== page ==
Harming the Native Land

I am saddened that today’s society still poses a threat to the Natives (particular in this country), ranging from harming their ancestors land(s) which they hold dear, to the natural environment that they use. The natives of the Americas really have no broad name. They always identify themselves differently, but it wasn’t until the early settlers start to label the natives into a category, and over the years, they have been called American Indians, Indian, Native Americans, Aboriginals, and Indigenous. One name that many Native Americans prefer to be called (and have finally caught on) is First Nations.

One argument I’ve heard concerning calling the First Nations people “Americans” was that they in the past have never called this land a name which would represent a whole country. It’s true that the Native Americans (bad habit) never really labeled the country that they lived on a name, but they did name the natural resources of the land names. Names are usually only given to something if they represent some significance and so the Native Americans named many things, and most, if not all, believed in that each thing represents spiritual significance(s) and with purpose.

Judge Allows Uranium Mining at Sacred Native American Site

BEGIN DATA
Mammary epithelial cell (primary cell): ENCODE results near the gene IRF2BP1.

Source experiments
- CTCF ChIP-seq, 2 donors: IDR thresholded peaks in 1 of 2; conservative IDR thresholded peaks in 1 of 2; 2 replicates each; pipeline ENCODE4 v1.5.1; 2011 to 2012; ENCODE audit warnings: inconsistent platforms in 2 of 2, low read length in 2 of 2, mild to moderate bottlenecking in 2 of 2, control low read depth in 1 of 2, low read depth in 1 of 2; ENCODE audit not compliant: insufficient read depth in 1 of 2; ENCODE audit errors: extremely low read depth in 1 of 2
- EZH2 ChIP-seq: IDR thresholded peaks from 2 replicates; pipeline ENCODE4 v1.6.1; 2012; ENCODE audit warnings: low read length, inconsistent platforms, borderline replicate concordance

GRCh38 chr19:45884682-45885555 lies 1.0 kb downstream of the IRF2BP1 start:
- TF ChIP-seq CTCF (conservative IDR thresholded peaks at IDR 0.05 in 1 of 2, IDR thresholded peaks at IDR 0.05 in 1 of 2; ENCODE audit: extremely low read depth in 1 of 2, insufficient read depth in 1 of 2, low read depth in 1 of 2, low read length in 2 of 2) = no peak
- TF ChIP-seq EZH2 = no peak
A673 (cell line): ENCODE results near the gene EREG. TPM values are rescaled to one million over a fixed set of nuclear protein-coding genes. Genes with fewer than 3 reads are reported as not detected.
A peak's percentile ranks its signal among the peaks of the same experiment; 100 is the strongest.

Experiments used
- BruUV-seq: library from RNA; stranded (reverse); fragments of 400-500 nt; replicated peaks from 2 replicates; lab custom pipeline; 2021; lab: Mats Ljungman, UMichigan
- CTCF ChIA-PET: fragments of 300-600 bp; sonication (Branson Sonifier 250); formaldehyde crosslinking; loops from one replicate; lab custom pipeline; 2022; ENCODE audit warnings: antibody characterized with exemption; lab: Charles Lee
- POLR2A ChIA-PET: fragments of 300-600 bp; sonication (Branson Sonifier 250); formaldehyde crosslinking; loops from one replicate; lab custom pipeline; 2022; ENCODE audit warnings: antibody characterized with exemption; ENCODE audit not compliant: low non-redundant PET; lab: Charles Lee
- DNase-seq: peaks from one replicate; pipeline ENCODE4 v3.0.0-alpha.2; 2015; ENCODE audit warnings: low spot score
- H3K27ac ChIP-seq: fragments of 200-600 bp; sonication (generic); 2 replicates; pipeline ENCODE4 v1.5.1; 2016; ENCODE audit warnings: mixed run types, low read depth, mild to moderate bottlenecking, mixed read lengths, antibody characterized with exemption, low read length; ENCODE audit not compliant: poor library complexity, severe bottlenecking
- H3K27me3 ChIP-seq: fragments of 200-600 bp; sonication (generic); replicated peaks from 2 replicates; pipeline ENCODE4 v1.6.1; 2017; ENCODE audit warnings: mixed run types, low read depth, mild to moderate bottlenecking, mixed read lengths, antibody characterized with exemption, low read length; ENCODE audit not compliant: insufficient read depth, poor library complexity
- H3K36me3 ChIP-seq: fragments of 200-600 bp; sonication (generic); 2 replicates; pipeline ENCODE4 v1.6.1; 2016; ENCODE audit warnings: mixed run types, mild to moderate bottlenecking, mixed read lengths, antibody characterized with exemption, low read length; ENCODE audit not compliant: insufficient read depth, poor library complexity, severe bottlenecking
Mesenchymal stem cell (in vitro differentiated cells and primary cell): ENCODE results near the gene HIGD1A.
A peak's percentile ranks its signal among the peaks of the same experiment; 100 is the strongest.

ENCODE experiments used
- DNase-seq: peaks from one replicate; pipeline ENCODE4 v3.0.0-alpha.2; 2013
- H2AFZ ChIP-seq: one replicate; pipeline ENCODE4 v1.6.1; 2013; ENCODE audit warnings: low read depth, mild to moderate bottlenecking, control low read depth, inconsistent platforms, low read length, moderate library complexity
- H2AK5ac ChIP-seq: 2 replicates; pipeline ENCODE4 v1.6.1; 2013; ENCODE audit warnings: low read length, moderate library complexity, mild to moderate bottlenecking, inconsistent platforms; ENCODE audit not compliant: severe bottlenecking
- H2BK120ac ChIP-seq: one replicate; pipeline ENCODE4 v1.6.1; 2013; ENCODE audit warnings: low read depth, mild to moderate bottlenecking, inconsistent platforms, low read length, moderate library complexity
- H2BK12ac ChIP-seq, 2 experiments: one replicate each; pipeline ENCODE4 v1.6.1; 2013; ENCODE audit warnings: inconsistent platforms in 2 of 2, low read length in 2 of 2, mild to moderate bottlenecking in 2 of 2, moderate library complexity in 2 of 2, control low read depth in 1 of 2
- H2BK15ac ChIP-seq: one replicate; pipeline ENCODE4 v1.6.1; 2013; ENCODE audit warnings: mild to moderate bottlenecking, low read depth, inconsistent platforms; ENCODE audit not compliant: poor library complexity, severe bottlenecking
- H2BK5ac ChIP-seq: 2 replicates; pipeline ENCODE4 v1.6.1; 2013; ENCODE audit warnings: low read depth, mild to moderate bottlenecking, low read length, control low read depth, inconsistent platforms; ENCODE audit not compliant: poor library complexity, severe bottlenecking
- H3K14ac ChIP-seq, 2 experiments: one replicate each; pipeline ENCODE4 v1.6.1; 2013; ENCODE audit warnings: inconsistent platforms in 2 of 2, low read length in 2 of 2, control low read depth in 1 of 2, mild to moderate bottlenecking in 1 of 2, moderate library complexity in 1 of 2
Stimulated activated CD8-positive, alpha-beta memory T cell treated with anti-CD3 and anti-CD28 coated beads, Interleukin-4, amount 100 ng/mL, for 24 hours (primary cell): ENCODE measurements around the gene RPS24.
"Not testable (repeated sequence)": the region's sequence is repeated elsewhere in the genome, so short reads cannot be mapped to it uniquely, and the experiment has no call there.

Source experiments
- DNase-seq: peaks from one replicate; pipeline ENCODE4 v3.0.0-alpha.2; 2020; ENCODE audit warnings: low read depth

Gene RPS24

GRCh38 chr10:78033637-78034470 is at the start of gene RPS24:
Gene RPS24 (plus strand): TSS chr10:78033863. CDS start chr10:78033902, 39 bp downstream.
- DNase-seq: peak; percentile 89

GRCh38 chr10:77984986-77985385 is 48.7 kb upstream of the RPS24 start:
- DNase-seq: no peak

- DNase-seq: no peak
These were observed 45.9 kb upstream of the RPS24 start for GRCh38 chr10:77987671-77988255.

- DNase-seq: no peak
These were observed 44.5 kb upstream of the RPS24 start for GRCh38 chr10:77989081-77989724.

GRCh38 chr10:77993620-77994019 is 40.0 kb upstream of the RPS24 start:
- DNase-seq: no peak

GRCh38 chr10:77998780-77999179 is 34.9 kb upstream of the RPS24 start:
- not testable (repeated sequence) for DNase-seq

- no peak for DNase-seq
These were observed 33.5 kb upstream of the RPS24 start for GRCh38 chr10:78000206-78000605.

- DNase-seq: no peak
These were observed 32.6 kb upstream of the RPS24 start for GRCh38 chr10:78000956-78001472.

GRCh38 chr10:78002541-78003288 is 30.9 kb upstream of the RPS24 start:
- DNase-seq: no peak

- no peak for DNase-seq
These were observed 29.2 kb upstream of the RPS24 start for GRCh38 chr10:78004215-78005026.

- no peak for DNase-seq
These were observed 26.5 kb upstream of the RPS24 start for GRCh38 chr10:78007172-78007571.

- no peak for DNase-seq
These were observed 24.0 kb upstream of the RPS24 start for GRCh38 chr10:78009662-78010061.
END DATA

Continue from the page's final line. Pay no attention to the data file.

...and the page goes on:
This article and incident is an example of how even now, Native Americans’ sacred sites are still being harmed from people’s demand for more to fuel the country’s industrial lifestyles. The government continues to harass the protected land of the natives, and they have little to say back in defense. The country’s history of interaction with the natives have not been well received, because they lack so much understanding of the First Nation’s people cultural and religious backgrounds that their actions always put the First Nations people in jeopardy. They don’t care that several hundred graves of the First Nation’s people’s ancestors will be dug up or plowed over for residential housing (Indian Mounds Park) or that damming the rivers will stop the cultural lifestyle of one’s tribe of using it. What’s worst about this particular problem is that this country is still facing nearly the same problem a hundred years after, meaning that many of our policymakers are not hearing and learning from the cries of the people.


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